Stop me if you’ve heard this one before: Rams general manager Les Snead is sending multiple picks to acquire a star defensive talent at the NFL trade deadline.
It’s a headline from a few years ago, when Snead sent multiple first-round picks to the Jacksonville Jaguars to acquire disgruntled star cornerback Jalen Ramsey—but it’s also a headline from yesterday, as Snead sent second- and third-round picks in the upcoming draft for Broncos edge rusher Von Miller. Of course, when Snead snagged Ramsey, he was getting a 25-year-old corner in his athletic prime—the best player at his position. In Von, he’s getting a 32-year-old pass rusher who once was the best player at his position and isn’t any longer.
But it’s easy to say that Von isn’t as good as he once was—and it’s certainly true! But “not as good as he once was” can still be really, really good when that player is Von Miller. Von isn’t a shadow of what he once was. He’s a doggone good player who, even off of a 2020 Achilles injury, looks like a double-digit sack producer. That’s what the Rams paid for, and that’s what they will get.
Von was the poster boy for bendy outside rushers for most of his prime, and he still has that incredible bend along the outside. Few players in the league can flatten their rush track and explode to the quarterback the way Miller can, as we can see on these rushes against Las Vegas OT Brandon Parker.
This is a clear passing situation, which allows Miller to tee off from a wide outside alignment and win the race to the corner. With no tight end in place to chip Miller, that race is an easy win—but it’s Miller’s ability to turn all of his forward momentum on a tight corner and into the quarterback that has long made him such a dangerous pass rusher.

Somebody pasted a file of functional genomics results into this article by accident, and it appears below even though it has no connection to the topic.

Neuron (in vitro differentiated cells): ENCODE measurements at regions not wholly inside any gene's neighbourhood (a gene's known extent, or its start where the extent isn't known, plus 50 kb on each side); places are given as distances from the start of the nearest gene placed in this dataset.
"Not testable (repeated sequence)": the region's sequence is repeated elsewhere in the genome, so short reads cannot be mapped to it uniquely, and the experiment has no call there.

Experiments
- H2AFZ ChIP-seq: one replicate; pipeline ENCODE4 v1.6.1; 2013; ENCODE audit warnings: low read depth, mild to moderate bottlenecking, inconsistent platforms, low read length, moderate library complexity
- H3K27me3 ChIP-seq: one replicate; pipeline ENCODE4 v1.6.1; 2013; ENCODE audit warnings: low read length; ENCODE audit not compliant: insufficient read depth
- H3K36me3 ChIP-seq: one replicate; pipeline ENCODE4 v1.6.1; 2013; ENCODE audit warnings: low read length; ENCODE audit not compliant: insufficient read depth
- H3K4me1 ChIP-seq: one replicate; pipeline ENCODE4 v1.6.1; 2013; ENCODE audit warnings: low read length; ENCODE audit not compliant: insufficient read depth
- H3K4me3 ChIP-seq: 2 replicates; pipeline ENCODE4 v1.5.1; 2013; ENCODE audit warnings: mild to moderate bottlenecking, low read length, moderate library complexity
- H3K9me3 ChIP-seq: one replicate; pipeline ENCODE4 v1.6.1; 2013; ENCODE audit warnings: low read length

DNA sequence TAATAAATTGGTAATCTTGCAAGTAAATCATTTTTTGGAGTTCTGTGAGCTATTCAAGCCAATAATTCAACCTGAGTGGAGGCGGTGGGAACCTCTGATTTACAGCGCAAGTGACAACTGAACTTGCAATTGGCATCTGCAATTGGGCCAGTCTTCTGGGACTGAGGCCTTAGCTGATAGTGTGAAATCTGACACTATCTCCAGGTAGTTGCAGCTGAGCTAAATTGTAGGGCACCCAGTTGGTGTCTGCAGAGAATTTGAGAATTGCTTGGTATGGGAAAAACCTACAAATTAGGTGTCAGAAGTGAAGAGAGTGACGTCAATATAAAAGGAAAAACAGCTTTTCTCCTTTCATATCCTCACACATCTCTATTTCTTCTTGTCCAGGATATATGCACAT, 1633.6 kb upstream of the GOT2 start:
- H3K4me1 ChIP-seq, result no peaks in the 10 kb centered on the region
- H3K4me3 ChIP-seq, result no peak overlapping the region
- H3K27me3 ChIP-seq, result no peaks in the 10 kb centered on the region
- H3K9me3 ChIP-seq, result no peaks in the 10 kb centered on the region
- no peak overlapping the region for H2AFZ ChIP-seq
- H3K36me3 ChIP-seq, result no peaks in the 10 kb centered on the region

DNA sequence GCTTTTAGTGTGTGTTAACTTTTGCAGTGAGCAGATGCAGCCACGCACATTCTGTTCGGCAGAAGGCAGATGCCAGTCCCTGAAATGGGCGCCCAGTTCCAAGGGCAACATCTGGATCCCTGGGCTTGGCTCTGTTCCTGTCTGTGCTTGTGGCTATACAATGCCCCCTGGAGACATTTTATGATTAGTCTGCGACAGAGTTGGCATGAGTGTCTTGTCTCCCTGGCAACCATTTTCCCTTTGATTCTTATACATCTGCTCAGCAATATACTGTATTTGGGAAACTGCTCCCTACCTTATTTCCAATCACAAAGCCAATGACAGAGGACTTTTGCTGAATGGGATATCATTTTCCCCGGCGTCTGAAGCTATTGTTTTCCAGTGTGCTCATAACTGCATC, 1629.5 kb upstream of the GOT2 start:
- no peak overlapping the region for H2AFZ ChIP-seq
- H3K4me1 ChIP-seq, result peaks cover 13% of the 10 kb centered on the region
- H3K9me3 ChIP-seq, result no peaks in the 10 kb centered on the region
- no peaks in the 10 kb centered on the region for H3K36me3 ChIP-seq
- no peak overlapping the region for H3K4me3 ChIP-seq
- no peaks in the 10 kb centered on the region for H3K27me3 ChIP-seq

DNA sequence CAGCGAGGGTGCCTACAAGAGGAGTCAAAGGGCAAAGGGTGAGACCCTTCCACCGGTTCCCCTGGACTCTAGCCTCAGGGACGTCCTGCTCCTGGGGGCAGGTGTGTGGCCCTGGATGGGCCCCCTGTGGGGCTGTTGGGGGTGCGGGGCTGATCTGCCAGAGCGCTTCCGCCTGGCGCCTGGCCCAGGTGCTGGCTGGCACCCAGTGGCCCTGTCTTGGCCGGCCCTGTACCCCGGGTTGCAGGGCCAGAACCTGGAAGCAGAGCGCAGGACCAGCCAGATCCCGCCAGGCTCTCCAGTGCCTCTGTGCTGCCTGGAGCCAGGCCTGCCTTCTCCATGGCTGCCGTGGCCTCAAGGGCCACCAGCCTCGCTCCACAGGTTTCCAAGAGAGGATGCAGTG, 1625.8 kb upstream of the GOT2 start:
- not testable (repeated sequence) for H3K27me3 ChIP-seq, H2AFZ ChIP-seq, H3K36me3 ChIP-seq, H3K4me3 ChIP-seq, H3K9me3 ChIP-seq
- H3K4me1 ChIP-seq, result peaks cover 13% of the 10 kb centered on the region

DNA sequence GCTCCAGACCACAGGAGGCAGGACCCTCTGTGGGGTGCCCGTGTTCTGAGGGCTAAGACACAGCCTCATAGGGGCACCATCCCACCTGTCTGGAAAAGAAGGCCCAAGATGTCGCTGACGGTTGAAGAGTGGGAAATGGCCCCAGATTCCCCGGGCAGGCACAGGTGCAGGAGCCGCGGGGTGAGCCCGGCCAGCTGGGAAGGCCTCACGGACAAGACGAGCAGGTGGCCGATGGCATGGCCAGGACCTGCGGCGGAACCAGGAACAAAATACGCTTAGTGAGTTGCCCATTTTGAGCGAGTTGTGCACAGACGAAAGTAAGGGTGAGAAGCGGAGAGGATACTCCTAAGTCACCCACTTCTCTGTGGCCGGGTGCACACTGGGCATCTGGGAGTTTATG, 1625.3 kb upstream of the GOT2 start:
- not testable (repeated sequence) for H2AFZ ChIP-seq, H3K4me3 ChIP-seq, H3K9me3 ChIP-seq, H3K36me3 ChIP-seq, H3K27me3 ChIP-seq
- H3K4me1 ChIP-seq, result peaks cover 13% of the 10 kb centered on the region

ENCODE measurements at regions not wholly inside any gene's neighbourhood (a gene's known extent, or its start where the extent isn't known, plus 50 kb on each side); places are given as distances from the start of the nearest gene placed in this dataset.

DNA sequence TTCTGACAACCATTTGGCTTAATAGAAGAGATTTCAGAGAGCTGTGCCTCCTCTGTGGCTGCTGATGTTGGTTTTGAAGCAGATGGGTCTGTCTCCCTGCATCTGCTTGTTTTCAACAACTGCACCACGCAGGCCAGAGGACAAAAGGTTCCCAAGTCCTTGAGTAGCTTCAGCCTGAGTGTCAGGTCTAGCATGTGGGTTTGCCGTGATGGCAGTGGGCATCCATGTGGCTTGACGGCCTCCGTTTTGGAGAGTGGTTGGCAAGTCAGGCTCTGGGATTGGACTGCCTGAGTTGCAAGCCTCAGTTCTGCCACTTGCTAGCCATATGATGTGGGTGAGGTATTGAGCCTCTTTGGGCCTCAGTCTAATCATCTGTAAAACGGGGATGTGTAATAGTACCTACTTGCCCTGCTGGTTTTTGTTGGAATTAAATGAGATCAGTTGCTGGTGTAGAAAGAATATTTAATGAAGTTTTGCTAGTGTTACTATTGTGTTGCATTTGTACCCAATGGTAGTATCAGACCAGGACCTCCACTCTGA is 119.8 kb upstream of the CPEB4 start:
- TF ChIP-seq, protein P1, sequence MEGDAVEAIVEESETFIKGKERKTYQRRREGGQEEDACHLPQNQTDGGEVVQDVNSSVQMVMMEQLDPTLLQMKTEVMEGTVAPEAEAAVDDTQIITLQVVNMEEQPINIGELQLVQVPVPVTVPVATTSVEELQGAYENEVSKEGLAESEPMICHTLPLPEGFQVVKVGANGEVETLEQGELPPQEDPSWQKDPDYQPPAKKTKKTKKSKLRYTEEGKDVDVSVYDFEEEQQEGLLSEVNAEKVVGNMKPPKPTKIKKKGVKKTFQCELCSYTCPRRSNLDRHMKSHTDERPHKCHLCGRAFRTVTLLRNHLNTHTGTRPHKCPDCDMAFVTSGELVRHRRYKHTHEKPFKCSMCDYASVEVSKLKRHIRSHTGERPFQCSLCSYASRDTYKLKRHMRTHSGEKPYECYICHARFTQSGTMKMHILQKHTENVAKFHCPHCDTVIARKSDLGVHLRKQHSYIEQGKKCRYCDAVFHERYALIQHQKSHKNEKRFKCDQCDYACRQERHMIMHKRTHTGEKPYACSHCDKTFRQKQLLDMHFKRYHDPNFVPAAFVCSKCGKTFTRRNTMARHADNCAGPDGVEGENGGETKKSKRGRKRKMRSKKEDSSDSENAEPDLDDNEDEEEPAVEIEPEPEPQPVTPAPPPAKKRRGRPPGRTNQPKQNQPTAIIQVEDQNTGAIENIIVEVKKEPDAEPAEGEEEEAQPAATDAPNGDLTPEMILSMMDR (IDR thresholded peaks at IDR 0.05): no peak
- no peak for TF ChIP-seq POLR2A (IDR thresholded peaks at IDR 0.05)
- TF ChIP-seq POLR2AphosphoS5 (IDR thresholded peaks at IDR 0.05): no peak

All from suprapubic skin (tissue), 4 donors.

But everyone knows the book on Von, and accordingly, he gets plenty of tight end chips and tackles flying to the outside trying to beat him in the race to the corner. Von has been such a good rusher for so long because he has counters and changeups that build off of the threat of that explosive outside rush. The older he gets, the more he relies on those counters, using block recognition and varied technique to win.
The speed-to-power rush is the primary move here. Miller has always had a tremendous power rush to pair with his explosiveness and bend, and when tackles are sitting back on their heels worried about his speed, he can easily knock them back into the quarterback. He did it multiple times against Jacksonville and its quality right tackle, Jawaan Taylor. With Taylor taking deep sets and fearing the outside rush, Miller regularly deposited him into Trevor Lawrence’s lap.
If a tackle oversets even farther in fear of the outside rush, then Miller doesn’t even need to rush with power—he can just use his wicked change-of-direction skills to knife inside the tackle and shoot for the quarterback early in the down. When quarterbacks quickly hitch up in the pocket to protect themselves from Miller’s presence on the outside rush, they often play right into Miller’s hands, as he’s waiting for them on the inside attack.